Firefighters and police outside the burnt-out battery factory in Hwaesong, South Korea. (Credit Lee Jin-man_AP)Firefighters and police outside the burnt-out battery factory in Hwaesong, South Korea. (Credit Lee Jin-man_AP)


Death toll from lithium battery factory blaze rises as probe into cause continues

  • Deadly fire at lithium battery factory in South Korea
  • Several batteries exploded in warehouse
  • Experts are trying to find the cause
  • Death toll has risen to 23
  • Two people are seriously hurt
  • Company CEO makes public apology

Time 10:48 am, June 25, 2024

The death toll from yesterday’s lithium battery factory fire has risen to 23.

Forensic and other experts were today combing through the charred ruins of the Aricell plant in the South Korean city of Hwaseong to try to find the cause of the devastating blaze.

Several batteries exploded yesterday, with 22 people initially reported dead, but that figure has now risen to 23. Most of them were said to be Chinese migrant workers.

It’s still not known what caused the batteries to explode inside a warehouse that contained some 35,000 battery cells.

More than 100 people were working at the factory, some 28 miles south of Seoul, when the fire ripped through it yesterday morning.

Security cameras showed smoke engulfing the second floor of the factory soon after sparks were detected from a site where lithium batteries were stored, fire officials said.

One victim was pronounced dead at a hospital and fire workers retrieved 21 bodies from the factory on Monday, with another body recovered today.

Eighteen victims were Chinese, two were South Korean and one was Laotian. The nationalities of the other two dead were being verified.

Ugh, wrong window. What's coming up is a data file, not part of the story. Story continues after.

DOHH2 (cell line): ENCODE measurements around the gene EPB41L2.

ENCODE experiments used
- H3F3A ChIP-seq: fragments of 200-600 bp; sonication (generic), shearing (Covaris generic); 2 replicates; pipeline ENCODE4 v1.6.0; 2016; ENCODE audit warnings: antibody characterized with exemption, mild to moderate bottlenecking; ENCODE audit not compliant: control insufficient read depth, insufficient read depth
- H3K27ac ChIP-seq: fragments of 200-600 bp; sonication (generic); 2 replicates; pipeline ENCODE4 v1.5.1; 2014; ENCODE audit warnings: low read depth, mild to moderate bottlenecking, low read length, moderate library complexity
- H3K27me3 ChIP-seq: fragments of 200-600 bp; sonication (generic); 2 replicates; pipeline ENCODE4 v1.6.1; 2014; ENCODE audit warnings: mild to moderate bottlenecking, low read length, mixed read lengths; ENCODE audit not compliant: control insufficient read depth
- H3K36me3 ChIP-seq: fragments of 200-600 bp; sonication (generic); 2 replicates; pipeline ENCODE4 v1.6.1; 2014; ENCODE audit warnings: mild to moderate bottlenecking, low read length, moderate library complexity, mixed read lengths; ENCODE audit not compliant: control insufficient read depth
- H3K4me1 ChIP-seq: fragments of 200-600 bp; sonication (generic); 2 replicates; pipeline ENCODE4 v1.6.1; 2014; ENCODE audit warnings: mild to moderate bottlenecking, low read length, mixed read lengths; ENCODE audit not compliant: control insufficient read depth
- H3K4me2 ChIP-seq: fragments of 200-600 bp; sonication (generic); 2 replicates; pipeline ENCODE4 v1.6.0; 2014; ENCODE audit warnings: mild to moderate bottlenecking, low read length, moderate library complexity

Members of the National Forensic Service at the scene of the battery factory fire in Hwaseong, South Korea (Lee Jin-man_AP)

Members of the National Forensic Service at the scene of the lithium battery factory fire in Hwaseong

Chinese ambassador Xing Haiming visited the factory site on Monday night and reportedly expressed condolences to the victims.

Police were extracting DNA samples from the bodies and their potential relatives to confirm their identities, according to fire officials.

One factory worker remained out of contact, but officials said the body discovered today was likely to be that person.

Eight others were injured, with two of them in a serious condition.

In a cabinet council meeting yesterday, prime minister Han Duck-soo instructed officials to provide support to bereaved families over funerals and compensation issues.

He also asked for safety inspections on industrial sites.

During a visit to the site on Monday, President Yoon Suk Yeol ordered officials to put in place measures to effectively deal with battery-related fires.

Today, more than 50 fire officers using two rescue dogs and equipment were mobilised to continue searching the factory, local fire official Kim Jin-young told a briefing.

A separate team of 40 forensic, fire, police and other officials were examining the site as well to find out what exactly caused the blaze.

The government will hold a separate investigation to see if any safety issues were involved.

In a televised conference near the site today, Aricell CEO Park Soon-kwan offered a public apology.

After deeply bowing with other company officials, he said he would offer all available assistance to bereaved families and faithfully undergo government investigations over the blaze.

Most of the dead workers were daily labourers so were unlikely to be familiar with the building’s internal structure, senior fire officer Jo Seon-ho told reporters yesterday.

He said video of the fire site showed that after failing to put out the blaze with fire extinguishers they rushed to an area where there was no exit. He added that the victims were likely to have inhaled toxic smoke.

Rechargeable lithium-ion batteries are used in EVs as well as in consumer goods ranging from laptops to mobile phones.

They can overheat if damaged, defective or packaged improperly, causing fires and explosions.

Images credit: Lee Jin-man/AP

John Bowman's avatar

John has been with Car Dealer since 2013 after spending 25 years in the newspaper industry as a reporter then a sub-editor/assistant chief sub-editor on regional and national titles. John is chief sub-editor in the editorial department, working on Car Dealer, as well as handling social media.

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